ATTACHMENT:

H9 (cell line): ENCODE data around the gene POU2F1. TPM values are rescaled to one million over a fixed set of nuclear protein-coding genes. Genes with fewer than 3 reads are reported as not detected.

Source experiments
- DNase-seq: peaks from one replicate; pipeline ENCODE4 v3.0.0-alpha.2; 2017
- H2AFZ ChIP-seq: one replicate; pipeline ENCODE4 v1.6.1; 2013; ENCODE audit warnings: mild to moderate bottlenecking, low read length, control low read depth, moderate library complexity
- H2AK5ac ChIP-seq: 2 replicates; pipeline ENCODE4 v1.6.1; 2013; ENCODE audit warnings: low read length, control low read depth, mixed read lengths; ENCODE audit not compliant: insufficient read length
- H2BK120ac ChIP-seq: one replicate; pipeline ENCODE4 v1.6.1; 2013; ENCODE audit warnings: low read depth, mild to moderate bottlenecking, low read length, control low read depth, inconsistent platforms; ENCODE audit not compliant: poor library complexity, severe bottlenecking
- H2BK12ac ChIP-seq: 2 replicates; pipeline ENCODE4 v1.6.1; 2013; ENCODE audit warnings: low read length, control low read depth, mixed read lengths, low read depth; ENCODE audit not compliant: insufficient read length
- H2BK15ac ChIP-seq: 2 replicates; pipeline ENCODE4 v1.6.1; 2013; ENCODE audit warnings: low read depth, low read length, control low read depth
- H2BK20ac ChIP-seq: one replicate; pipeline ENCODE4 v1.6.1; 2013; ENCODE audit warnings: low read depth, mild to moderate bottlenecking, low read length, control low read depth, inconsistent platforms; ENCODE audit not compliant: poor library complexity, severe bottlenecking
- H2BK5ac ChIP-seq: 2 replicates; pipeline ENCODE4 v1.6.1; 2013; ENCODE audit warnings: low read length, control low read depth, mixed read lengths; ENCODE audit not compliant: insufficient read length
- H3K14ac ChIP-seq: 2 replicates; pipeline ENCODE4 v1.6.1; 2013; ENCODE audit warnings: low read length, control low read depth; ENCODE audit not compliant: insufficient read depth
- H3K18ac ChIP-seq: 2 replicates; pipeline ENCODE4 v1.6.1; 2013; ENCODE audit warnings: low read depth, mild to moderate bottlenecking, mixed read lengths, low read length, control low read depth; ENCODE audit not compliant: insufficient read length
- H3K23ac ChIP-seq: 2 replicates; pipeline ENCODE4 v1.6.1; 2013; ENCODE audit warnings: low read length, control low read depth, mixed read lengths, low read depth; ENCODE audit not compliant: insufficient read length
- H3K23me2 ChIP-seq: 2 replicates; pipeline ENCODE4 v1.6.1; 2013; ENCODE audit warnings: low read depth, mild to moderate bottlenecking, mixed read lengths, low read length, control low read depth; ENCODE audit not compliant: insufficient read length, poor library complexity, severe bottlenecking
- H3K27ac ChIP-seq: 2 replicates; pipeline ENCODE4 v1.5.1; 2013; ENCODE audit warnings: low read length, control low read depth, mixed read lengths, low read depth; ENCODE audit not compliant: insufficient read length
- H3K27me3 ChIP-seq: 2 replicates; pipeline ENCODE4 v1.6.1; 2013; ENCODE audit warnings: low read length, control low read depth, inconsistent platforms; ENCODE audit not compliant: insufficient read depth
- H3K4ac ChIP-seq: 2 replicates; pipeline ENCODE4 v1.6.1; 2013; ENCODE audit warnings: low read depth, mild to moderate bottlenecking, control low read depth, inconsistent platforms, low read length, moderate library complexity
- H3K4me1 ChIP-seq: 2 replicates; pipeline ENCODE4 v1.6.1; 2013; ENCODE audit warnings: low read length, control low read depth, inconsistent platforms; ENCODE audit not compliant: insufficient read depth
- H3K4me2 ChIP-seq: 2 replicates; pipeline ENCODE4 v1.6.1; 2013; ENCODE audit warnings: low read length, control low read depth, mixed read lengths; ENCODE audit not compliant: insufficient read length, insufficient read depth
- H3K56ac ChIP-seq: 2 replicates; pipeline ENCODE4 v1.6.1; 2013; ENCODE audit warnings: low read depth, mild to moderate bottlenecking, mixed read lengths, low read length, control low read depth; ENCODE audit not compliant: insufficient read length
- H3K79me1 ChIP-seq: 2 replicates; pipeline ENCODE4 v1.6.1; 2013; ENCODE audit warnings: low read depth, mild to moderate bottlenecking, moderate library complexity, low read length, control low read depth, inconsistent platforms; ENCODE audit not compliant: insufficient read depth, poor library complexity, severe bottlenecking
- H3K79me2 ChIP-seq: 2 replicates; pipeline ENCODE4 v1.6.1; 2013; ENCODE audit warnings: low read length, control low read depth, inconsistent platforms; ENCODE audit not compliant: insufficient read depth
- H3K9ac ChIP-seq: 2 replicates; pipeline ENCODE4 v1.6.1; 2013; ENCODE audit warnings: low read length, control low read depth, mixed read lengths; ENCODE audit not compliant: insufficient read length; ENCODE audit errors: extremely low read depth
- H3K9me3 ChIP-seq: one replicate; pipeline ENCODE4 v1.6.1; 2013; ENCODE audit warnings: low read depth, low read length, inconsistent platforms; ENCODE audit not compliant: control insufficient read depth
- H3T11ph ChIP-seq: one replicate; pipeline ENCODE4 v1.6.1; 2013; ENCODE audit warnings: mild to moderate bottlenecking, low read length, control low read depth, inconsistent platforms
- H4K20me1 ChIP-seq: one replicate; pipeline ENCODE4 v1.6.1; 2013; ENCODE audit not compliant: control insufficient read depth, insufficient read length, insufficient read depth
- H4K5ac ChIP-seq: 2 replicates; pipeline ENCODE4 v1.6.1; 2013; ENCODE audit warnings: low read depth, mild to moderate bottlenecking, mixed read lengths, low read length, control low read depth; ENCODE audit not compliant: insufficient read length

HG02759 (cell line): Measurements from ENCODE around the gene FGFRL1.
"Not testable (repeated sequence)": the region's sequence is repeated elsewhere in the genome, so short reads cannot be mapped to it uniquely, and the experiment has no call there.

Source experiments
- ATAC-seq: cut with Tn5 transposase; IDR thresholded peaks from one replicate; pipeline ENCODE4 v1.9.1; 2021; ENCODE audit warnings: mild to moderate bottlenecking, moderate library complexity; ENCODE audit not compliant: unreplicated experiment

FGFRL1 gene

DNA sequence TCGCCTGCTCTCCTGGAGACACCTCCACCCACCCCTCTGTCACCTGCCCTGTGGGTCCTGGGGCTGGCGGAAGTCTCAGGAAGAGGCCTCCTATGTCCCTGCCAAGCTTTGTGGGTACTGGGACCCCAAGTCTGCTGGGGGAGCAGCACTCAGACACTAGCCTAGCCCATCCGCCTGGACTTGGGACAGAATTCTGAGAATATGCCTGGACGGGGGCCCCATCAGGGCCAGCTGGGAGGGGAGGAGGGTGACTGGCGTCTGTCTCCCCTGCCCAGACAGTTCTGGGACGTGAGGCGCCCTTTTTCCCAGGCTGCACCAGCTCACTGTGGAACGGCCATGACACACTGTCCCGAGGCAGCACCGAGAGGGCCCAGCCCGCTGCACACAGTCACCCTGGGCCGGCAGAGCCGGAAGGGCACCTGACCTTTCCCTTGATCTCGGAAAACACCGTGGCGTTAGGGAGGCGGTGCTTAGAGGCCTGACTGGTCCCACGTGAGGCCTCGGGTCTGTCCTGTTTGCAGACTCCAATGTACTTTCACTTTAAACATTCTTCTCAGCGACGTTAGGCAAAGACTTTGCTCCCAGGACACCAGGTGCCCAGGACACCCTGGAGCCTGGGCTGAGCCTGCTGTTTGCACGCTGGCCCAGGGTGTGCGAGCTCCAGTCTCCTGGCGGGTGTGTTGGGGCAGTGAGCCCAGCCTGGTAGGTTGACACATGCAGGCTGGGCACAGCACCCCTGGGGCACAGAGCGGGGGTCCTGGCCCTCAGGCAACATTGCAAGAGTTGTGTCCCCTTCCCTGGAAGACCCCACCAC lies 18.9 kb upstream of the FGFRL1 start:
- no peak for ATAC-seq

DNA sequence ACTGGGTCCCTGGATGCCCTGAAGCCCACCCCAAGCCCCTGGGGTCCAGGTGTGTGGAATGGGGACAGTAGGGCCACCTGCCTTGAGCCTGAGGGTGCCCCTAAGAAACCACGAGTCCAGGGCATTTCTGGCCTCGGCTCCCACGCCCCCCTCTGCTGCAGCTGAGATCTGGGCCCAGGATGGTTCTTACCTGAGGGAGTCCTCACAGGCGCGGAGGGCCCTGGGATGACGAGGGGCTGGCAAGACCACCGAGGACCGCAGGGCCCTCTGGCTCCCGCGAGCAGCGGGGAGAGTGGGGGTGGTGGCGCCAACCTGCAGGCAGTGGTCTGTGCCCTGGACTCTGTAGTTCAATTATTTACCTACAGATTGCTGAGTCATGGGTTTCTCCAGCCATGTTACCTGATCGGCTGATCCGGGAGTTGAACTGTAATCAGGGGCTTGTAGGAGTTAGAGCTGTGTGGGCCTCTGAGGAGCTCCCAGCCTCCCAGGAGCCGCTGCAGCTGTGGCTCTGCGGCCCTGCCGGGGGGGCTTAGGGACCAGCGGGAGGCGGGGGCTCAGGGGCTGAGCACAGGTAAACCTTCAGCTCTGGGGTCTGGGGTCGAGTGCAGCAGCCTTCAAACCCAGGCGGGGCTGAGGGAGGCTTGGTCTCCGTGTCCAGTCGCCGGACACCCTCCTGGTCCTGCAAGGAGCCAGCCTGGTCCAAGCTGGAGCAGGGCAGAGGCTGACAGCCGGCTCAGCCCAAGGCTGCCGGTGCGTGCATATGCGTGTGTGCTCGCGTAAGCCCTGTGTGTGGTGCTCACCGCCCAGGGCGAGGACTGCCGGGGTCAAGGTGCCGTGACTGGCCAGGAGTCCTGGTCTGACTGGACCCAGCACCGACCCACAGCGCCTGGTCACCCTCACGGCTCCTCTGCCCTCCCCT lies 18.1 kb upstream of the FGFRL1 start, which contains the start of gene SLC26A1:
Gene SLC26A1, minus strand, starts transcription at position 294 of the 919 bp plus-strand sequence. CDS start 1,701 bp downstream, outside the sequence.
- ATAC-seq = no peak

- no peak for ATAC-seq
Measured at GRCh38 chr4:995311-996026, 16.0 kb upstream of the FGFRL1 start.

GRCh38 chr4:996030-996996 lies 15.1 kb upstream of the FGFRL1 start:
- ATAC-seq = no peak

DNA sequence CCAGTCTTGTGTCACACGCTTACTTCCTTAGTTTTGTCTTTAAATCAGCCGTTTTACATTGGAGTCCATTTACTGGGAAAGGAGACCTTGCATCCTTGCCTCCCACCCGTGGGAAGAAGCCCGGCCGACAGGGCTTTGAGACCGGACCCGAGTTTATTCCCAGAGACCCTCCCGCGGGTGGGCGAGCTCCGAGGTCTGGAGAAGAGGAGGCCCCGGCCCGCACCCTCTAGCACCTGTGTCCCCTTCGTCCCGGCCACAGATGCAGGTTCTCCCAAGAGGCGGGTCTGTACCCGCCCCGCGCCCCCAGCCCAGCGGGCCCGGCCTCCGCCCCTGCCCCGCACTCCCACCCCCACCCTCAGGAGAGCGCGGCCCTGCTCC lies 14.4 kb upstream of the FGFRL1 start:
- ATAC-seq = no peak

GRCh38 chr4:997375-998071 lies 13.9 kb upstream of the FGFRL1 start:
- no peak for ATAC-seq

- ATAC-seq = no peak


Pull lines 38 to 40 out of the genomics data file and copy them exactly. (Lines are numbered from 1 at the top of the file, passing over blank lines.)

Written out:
- no peak for ATAC-seq
Measured at GRCh38 chr4:995311-996026, 16.0 kb upstream of the FGFRL1 start.

GRCh38 chr4:996030-996996 lies 15.1 kb upstream of the FGFRL1 start: